May the memory of the righteous be for a blessing

Yesterday I learned that Rabbi Edward M. Tenenbaum ז”ל passed away.  Rabbi Tenenbaum was the rabbi at my grandparents’ synagogue, Temple Beth Zion, in Los Angeles.  He was 92 years old.

I think when I was little (we’re talking very young) I thought that Rabbi Tenenbaum was what a rabbi looked like.  From what I remember he always wore a black suit and a simple tie.  He always smiled at people and remembered details of their lives (or maybe he just remembered details of my life?).  He had a distinctive voice that could fill a room if he wanted, but was most often gentle and soothing.

GRANDMA and PAPA were very active members of Temple Beth Zion in its prime.  Rabbi Tenenbaum, and his late wife, Florence (who was always called “The Rebbetzin”) were always treated as special guests and I remember going up to both of them at the urging of GRANDMA to say hello.  MOM and DAD, of course also always urged me, too.  I was fairly well mannered.  MOM, DAD, GRANDMA and PAPA taught me more directly how to have respect for the rabbi.  Respect that I still have for rabbis even as I am one. (Upon hearing of his death, UNCLE H recollected that he was the rabbi at his Bar Mitzvah and that was more than 35 years ago!  I guess all of us Steinmans have respect for rabbis.)

Many years ago when PAPA was still alive, there was a special celebration for Rabbi Tenenbaum.  PAPA, who almost never asked me to do anything, asked me to go and represent our family.  While the evening represents many hours that I won’t get back, it was truly a pleasure to be there for Rabbi Tenenbaum.  It meant so much to him that I was there, even he started to introduce me to people, including many of his contemporaries.

I would see Rabbi Tenenbaum at various other events when I was a rabbinic student.  Sometimes when I was a student rabbi he would be at the mikveh.  (I think he always knew who I was because I resemble GRANDMA so much, or maybe it was because I always said my name).  I remember going up to him at the Southern California Board of Rabbis Sermon Seminar and his delight in knowing that I was going to become a colleague.  I invited him to my ordination, though he wasn’t able to attend he sent me a lovely note which I still have.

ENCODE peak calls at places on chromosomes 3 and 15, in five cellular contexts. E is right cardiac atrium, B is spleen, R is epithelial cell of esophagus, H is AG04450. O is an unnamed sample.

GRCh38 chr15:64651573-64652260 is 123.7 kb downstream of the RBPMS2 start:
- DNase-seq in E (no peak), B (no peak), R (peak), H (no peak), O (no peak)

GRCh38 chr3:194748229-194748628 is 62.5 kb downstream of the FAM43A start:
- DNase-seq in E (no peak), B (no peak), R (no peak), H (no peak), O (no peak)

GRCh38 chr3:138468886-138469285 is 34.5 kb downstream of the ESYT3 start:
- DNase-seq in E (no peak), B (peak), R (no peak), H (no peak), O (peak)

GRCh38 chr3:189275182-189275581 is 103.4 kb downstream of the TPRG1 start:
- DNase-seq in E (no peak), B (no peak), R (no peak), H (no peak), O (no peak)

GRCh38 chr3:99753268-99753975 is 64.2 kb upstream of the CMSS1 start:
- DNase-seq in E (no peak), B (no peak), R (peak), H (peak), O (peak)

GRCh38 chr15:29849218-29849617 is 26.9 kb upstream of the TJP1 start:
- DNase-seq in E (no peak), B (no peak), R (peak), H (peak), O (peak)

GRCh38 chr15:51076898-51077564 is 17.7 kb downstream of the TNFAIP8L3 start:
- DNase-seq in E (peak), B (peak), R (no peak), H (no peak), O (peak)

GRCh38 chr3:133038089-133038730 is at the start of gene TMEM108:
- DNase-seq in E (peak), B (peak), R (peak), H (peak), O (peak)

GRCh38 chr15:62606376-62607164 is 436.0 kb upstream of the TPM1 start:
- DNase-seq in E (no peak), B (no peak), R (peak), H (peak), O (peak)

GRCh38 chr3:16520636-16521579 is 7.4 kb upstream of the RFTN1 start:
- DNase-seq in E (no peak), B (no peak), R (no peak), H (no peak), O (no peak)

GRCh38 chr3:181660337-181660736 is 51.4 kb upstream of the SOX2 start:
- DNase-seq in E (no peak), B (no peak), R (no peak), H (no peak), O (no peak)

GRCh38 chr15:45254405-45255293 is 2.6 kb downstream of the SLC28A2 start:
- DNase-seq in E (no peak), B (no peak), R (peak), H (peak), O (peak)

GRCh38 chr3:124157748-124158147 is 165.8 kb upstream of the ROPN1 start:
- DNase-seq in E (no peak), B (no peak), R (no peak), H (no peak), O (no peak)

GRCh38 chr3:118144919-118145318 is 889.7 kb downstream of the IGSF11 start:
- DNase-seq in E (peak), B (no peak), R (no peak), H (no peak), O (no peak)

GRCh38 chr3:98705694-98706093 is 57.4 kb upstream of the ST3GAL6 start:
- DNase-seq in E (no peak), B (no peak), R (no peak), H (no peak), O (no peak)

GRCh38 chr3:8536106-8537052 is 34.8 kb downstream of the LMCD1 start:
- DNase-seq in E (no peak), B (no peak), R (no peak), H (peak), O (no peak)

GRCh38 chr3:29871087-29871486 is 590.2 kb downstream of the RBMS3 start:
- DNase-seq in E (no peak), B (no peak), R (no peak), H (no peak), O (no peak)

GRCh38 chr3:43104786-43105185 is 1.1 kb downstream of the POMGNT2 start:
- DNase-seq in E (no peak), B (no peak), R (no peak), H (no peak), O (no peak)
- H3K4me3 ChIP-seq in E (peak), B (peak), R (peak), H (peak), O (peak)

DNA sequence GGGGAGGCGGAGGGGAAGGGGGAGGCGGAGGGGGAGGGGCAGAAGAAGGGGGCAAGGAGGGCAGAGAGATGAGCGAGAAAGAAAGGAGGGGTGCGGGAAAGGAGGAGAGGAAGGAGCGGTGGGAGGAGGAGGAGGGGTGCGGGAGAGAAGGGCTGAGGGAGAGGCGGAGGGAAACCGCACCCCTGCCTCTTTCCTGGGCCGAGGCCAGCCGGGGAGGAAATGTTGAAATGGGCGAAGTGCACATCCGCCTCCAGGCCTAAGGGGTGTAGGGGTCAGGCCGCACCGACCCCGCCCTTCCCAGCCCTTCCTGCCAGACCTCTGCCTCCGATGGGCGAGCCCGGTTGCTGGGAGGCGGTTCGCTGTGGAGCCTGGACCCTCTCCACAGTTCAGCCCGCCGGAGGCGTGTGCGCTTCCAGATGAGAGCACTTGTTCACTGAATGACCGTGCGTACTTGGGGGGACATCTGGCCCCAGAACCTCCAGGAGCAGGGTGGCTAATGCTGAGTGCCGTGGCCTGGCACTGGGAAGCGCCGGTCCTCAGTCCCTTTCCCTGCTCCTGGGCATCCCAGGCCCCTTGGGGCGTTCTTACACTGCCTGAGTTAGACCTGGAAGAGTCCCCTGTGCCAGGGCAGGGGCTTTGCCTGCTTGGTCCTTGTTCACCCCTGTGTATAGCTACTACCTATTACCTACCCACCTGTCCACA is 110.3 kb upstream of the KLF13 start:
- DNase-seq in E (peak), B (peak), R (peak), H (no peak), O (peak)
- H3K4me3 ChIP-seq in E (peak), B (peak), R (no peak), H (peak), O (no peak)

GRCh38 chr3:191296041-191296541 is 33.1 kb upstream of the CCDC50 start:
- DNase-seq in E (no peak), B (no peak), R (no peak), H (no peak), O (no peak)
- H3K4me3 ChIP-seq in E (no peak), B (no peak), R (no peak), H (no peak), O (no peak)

Rabbi Tenenbaum was one of the good ones.  May his memory be for a blessing.

About rabbisteinman

I am a rabbi living in North America. I was ordained from HUC-JIR. This is my blog.
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6 Responses to May the memory of the righteous be for a blessing

  1. Kathy Kaplan says:

    What beautiful, gentle memories you have of a man who clearly made a difference to the core of people’s lives. He sounds just like the rabbi I would want for our community.

  2. Hillel Cohn says:

    Remember, too, that Rabbi Tenenbaum participated with me in you “Papa’s” funeral. Your recollection of Eddie and your tribute to him are lovely. It is good that you got to know him.

  3. Jill Zimmerman says:

    really nice tribute, Ellie.

  4. Rae Minikes says:

    Rabbi Tenenbaum was a special man and a special rabbi. My parents were members of Beth Zion. My father, Harry Singer, was at services almost every Shabbath, and many times gave the devoe torah. As a matter of fact Rabbi Tenenbaum used to pick up my dad and they drove together to shuel. My friend Joan Goldwasser’s grandmother Mrs. Shipp and her aunt Ann Massman were members. Joan’s is friends with Michael Berkson who mother Nettie Berkson was a congregant as was my friend Nancy Laurence’s parent whose name was Goodman….Small world for a small congregation with a big heart. (When was the funeral?)

  5. Rae Minikes says:

    I did not receive your reply untill last night when we had dinner with Nancy Goodman Lawerence, and she looked up your blog. I am so sorry I missed the funeral. I would have wanted to be there for my father. Do any of your family members remember the people I mentioned? Thank you in advance for your reply.

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